A revitalized transportation corridor across and adjacent to the Anacostia River was an important first step in a commercial rebirth of that quadrant of the city. Like many cities with undeveloped riverfronts, the District of Columbia recognized this unpolished jewel in its midst and seized upon the opportunity to improved transportation infrastructure which was the key to its development. One of the leading recommendations of the MAC Study was the replacement of a major bridge structure that crossed the Anacostia River, the 11th Street Bridges and the reconfiguration of the interchange east of the river. This would provide for full directional access to the Anacostia Freeway and a more balanced transportation system by adding the missing movements to the major interchanges.
The First Major Transportation Step in the Realization of a Modern Vision
Flush with anticipation and eager to jumpstart a key transportation component in the realization of the promise of the AWI, the District of Columbia City Council earmarked $250 million in local funding to begin preliminary planning and subsequent design and construction for the 11th Street Bridges project; however, to add a further incentive for a quick start, the DC City Council required that upon acceptance of the funds, the construction should begin within a two year window of time. Realizing it had to expedite the National Environmental Policy Act (NEPA) process in order to meet stipulations attached to the local funding, the District of Columbia Department of Transportation (DDOT) applied for Priority Project status to streamline the NEPA process. At the time of the DDOT application, the Division Office felt it did not meet the criteria for Priority Project status; however, since the U.S. Department of Transportation was a signatory to the AWI MOU, Administrator Mary Peters, in consultation with the DC Division Administrator and key Division staff, decided to provide DDOT with a special liaison from the Office of the Secretary and commit the newly formed Headquarters' NEPA Team to assist during development of the NEPA Process. This triggered the early involvement of the Eastern Legal Services Team as well.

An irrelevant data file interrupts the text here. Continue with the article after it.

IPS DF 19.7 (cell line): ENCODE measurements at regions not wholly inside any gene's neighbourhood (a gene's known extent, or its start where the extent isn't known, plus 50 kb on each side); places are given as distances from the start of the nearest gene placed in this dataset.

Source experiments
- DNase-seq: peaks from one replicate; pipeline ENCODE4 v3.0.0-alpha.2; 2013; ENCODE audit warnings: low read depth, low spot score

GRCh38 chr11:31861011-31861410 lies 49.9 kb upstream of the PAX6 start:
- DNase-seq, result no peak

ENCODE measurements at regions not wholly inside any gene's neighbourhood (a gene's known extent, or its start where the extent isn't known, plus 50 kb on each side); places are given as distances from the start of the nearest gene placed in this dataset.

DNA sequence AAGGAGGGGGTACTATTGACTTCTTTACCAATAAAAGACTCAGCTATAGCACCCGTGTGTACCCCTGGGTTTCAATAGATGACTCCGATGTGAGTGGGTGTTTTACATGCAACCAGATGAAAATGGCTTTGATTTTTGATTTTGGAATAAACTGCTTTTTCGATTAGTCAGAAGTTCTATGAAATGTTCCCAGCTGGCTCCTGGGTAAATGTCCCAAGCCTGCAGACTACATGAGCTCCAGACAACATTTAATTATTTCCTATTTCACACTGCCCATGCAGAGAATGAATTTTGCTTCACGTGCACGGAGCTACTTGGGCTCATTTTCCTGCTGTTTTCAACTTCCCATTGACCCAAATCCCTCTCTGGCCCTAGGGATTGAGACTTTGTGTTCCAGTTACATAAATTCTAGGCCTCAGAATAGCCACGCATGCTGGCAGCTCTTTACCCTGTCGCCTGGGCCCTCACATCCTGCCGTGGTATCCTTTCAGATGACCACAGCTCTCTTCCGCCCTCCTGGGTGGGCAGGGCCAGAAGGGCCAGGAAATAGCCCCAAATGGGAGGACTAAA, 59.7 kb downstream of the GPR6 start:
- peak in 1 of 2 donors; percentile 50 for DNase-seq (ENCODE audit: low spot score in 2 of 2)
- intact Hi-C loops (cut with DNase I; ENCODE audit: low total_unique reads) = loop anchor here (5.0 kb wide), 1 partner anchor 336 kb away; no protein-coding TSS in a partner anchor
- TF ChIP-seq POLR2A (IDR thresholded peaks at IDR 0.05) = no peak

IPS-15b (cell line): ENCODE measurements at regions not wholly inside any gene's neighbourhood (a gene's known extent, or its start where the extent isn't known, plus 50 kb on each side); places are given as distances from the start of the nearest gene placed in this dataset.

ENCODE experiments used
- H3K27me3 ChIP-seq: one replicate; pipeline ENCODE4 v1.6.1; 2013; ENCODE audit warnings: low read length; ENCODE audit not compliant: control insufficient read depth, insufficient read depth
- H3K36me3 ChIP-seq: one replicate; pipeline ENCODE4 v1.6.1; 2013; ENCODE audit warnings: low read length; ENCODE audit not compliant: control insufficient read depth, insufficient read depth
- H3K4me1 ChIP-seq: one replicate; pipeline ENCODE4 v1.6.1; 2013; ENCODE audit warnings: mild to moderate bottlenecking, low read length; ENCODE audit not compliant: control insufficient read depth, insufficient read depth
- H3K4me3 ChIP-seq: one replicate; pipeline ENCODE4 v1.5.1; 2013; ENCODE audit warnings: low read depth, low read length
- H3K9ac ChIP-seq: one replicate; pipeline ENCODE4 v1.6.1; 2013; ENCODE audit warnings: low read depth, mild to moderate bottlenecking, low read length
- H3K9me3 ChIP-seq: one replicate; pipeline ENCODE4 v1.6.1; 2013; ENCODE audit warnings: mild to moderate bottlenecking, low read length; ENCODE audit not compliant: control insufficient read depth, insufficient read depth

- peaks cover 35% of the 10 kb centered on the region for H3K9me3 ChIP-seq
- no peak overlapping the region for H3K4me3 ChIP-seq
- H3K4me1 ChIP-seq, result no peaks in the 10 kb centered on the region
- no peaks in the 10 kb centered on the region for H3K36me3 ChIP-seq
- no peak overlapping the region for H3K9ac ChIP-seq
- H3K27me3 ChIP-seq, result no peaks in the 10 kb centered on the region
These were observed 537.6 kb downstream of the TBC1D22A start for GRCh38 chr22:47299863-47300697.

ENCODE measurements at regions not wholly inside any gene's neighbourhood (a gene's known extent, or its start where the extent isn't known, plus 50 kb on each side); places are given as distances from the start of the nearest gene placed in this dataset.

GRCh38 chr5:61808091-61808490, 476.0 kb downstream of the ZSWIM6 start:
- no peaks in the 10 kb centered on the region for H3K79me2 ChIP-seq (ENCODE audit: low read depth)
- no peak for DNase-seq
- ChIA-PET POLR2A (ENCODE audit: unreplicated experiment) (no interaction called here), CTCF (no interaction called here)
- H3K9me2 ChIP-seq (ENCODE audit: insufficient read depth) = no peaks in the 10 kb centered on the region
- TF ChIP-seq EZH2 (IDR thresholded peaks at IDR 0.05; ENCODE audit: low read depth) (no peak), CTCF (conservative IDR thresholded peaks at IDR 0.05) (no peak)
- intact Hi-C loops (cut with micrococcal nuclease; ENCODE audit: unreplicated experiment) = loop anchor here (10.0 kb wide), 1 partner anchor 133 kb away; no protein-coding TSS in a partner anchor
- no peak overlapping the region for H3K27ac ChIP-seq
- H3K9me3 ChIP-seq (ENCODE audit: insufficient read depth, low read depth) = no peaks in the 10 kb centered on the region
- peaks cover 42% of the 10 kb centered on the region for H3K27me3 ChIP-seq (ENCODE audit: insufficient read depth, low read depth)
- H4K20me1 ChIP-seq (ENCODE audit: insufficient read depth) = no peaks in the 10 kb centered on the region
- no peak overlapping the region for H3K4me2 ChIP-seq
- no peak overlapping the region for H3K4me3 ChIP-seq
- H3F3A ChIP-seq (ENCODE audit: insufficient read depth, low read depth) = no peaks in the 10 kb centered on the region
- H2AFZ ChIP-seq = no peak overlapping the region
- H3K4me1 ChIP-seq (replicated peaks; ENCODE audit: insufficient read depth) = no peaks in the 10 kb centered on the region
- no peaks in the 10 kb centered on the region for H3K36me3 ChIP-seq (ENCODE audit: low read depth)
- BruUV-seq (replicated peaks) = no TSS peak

DDOT procured a consultant—CH2M Hill—with a deliverable date of twelve months to complete the environmental process required by NEPA, ending in a Record of Decision (ROD). Considering the complexity of the undertaking and the coordination required, the deliverable date proved to be unrealistic.
The NEPA Process Begins
Following the recommendation of the MAC Study, DDOT proposed a project to reconstruct and reconfigure the interchange of the Southeast/Southwest Freeway and the Anacostia Freeway over the Anacostia River in Southeast Washington, DC, a distance of approximately one mile. Prominent elements of the project design would include new ramps located east of the Anacostia River that would connect from both directions.
This project would reduce congestion, improve mobility, enhance safety for all modes, replace functionally obsolete and structurally deficient infrastructure and provide for an alternative evacuation route.
The new bridge structures in the selected alternative would accommodate both local traffic and freeway traffic on a newly re-designated segment of the Interstate that would be numbered as I-695 from a de-designated portion of the Interstate that was numbered I-295. The local structure would carry four lanes with provisions for pedestrians and bicyclists; but two of the four traffic lanes will be designed for a streetcar facility as part of a future project under consideration. The freeway structure would carry eight lanes of traffic, four in each direction.
Some Necessary Details – The Alternatives
Build Alternative I would depress the Anacostia Freeway in a tunnel approximately 230 feet long and 10 feet below the water level of the Anacostia River. The depression of the Freeway would lower the overall height of the Anacostia Freeway interchange complex by approximately 30 feet relative to the other build alternatives.
Returning Interstate to the Historical City Grid